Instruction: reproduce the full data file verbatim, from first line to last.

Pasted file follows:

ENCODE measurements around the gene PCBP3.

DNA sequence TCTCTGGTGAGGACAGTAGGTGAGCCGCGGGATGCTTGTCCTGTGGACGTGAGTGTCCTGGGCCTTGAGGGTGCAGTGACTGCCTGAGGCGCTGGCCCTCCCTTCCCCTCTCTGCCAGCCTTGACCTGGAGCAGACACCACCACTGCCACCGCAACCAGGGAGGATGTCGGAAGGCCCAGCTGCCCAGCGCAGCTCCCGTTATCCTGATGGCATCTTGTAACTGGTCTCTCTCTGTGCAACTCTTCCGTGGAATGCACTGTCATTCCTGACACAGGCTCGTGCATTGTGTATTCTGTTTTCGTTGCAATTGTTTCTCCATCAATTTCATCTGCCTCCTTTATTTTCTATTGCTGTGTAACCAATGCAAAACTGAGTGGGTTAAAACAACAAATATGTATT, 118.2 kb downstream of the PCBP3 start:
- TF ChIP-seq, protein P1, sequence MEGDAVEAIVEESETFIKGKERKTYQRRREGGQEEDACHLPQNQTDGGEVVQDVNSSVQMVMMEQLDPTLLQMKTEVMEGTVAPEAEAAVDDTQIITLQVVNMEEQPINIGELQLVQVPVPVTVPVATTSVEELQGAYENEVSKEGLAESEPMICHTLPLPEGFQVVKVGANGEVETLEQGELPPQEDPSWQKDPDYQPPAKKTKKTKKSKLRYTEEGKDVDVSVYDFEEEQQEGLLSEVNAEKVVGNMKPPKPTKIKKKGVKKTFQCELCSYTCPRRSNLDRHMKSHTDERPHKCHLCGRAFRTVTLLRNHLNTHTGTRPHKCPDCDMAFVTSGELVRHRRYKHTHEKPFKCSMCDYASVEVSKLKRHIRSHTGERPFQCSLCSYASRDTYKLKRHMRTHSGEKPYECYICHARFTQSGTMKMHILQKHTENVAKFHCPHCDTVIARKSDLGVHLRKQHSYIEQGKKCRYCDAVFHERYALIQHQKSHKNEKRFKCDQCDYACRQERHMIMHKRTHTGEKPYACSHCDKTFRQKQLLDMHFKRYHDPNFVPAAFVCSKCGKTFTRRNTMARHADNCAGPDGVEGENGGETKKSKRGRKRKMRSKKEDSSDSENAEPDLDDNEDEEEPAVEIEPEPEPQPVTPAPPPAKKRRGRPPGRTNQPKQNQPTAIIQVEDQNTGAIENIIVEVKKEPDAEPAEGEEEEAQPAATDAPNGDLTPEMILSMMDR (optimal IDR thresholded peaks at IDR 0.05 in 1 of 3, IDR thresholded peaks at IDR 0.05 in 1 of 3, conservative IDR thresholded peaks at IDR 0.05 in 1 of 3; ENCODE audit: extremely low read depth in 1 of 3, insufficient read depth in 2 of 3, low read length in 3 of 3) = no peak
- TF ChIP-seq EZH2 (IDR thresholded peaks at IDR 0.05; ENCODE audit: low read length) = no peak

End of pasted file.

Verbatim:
ENCODE measurements around the gene PCBP3.

DNA sequence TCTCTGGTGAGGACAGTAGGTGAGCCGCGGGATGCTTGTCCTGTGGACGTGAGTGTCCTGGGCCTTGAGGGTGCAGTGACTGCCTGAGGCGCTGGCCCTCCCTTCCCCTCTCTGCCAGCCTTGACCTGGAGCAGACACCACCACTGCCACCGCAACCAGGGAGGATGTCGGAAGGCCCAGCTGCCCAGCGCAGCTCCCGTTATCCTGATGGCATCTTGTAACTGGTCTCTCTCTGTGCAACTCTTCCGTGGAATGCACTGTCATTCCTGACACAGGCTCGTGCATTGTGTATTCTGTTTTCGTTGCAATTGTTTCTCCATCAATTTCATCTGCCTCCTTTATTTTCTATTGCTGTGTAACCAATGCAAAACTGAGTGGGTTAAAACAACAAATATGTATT, 118.2 kb downstream of the PCBP3 start:
- TF ChIP-seq, protein P1, sequence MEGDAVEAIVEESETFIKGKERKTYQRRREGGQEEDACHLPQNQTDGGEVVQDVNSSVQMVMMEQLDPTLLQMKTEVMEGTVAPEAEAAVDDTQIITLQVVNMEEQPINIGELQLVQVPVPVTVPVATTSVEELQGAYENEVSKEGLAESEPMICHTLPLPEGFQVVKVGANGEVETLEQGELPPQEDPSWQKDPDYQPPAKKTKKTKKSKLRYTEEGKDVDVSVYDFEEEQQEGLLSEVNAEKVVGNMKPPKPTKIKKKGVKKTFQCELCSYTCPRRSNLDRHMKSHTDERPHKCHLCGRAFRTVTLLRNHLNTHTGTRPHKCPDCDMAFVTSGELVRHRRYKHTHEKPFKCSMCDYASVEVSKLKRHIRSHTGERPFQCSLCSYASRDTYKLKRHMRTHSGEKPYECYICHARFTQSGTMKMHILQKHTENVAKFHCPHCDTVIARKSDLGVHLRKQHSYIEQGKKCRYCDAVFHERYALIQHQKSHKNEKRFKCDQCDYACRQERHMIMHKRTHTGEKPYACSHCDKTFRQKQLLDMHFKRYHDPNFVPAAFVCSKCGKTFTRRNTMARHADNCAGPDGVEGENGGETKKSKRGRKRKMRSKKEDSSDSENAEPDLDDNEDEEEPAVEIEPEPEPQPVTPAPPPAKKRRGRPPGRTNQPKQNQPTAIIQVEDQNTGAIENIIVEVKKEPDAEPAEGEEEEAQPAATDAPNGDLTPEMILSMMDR (optimal IDR thresholded peaks at IDR 0.05 in 1 of 3, IDR thresholded peaks at IDR 0.05 in 1 of 3, conservative IDR thresholded peaks at IDR 0.05 in 1 of 3; ENCODE audit: extremely low read depth in 1 of 3, insufficient read depth in 2 of 3, low read length in 3 of 3) = no peak
- TF ChIP-seq EZH2 (IDR thresholded peaks at IDR 0.05; ENCODE audit: low read length) = no peak